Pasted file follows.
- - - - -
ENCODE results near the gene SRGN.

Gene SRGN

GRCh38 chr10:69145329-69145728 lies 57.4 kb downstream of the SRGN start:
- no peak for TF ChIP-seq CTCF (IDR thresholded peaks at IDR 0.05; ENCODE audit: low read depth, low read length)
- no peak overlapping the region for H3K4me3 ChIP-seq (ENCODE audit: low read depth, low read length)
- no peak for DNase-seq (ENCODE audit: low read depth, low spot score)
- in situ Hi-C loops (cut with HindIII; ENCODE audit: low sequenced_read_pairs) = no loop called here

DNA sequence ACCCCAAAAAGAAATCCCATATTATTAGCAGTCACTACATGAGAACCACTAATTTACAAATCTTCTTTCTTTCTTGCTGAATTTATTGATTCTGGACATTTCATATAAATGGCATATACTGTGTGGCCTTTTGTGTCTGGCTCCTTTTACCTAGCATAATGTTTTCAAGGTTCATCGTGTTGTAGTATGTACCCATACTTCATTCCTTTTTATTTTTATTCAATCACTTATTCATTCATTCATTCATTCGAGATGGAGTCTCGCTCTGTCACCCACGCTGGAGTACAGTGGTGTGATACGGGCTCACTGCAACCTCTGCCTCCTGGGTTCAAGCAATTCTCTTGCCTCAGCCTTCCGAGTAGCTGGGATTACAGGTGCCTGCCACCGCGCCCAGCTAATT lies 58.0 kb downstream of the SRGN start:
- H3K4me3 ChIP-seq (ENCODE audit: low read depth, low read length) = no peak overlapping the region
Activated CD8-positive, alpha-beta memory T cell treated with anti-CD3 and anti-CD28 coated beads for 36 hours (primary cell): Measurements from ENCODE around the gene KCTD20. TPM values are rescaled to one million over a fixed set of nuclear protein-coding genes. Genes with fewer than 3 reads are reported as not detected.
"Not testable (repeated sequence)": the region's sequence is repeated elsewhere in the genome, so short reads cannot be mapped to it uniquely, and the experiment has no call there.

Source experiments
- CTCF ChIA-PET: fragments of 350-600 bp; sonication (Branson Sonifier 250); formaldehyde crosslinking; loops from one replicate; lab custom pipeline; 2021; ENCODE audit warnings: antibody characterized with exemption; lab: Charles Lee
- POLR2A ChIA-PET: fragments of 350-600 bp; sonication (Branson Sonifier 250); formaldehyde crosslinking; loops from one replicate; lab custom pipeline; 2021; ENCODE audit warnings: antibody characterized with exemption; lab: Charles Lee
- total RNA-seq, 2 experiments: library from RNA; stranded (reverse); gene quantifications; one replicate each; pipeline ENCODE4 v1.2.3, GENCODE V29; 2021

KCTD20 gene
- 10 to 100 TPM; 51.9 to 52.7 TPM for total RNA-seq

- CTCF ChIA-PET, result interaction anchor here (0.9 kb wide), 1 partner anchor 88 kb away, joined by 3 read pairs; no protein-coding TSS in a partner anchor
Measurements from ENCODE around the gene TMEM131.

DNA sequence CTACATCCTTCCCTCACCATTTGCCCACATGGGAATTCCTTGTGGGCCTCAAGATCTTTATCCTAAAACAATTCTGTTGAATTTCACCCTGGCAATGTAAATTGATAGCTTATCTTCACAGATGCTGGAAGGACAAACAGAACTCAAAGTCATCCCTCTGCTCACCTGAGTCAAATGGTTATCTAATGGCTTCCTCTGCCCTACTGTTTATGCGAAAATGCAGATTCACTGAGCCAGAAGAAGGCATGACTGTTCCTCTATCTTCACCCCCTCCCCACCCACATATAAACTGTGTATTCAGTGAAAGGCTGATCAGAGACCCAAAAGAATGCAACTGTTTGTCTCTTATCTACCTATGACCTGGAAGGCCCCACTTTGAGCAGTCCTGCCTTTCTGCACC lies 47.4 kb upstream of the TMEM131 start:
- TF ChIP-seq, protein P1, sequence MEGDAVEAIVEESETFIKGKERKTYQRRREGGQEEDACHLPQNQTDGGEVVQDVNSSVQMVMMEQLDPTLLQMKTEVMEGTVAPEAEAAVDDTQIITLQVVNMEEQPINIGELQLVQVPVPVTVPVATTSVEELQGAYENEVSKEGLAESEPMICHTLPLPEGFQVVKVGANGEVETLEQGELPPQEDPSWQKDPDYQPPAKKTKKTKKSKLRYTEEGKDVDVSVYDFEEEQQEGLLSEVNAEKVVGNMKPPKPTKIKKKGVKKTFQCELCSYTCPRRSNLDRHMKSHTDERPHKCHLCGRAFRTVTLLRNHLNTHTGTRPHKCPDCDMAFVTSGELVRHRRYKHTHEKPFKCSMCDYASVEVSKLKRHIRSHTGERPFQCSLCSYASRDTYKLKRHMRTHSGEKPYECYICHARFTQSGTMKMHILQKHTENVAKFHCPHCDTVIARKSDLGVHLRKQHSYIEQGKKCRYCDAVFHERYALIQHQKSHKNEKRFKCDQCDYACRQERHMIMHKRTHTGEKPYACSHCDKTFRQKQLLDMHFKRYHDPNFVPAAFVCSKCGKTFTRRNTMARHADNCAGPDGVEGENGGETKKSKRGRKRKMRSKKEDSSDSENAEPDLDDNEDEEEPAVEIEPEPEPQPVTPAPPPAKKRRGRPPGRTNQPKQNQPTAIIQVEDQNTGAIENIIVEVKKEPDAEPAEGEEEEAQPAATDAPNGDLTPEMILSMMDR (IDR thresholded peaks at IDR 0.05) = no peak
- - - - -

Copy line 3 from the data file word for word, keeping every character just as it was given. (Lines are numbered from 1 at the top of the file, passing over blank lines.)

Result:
GRCh38 chr10:69145329-69145728 lies 57.4 kb downstream of the SRGN start: